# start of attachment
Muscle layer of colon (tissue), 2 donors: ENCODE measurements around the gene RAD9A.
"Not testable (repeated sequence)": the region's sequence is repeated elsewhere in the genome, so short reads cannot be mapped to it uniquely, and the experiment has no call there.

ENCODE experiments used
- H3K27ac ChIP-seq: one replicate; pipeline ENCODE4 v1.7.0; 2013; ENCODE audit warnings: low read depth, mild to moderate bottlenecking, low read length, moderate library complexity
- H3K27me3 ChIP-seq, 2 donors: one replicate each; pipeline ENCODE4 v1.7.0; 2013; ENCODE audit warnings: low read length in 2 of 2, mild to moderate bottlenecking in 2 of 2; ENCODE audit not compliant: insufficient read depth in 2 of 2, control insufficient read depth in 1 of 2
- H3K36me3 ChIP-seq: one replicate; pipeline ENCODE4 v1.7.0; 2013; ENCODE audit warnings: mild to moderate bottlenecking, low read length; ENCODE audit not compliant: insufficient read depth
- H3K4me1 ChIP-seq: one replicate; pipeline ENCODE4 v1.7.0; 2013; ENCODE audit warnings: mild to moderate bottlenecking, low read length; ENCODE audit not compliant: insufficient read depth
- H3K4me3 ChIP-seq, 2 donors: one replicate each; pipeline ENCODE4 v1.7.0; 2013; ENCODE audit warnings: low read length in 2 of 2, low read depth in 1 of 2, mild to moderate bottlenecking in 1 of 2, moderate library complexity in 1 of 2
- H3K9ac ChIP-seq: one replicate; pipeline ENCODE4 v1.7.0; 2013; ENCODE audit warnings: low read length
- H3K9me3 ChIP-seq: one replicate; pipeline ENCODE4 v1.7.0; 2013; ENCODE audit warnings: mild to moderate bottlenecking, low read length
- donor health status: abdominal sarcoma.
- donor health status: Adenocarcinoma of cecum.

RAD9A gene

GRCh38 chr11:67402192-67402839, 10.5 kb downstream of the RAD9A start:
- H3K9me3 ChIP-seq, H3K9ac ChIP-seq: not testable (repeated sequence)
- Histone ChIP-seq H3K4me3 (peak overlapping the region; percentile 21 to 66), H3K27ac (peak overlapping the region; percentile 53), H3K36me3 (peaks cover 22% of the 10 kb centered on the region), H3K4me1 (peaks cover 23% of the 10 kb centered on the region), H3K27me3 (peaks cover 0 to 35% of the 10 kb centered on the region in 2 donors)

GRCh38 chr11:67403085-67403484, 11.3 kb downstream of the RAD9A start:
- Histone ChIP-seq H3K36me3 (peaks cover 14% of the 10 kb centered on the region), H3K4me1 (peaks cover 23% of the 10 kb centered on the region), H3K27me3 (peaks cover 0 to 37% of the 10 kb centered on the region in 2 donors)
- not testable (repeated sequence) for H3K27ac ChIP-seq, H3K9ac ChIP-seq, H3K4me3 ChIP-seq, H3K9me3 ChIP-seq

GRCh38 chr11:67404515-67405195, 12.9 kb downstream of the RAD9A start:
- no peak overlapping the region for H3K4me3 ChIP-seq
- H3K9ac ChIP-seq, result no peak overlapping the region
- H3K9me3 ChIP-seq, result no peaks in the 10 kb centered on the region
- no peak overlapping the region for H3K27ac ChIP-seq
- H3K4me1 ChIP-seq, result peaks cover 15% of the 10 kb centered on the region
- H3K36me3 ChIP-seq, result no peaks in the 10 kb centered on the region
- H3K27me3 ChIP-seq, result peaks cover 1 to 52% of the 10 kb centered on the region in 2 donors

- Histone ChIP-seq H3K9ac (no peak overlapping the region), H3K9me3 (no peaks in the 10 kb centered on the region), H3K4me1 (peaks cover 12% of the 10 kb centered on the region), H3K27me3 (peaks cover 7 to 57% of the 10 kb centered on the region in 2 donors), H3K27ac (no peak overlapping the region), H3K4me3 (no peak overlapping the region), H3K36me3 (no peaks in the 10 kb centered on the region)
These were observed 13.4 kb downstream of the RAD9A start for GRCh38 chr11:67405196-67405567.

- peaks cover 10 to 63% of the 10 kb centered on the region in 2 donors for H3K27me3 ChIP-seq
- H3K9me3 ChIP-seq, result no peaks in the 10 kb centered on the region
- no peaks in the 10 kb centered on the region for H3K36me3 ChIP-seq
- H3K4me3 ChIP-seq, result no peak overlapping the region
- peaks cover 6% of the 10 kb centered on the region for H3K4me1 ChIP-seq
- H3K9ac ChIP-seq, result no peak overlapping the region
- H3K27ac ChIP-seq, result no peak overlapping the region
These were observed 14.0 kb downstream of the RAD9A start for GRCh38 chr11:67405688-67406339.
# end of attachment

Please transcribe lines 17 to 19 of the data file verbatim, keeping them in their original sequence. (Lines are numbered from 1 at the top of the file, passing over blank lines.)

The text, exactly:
GRCh38 chr11:67403085-67403484, 11.3 kb downstream of the RAD9A start:
- Histone ChIP-seq H3K36me3 (peaks cover 14% of the 10 kb centered on the region), H3K4me1 (peaks cover 23% of the 10 kb centered on the region), H3K27me3 (peaks cover 0 to 37% of the 10 kb centered on the region in 2 donors)
- not testable (repeated sequence) for H3K27ac ChIP-seq, H3K9ac ChIP-seq, H3K4me3 ChIP-seq, H3K9me3 ChIP-seq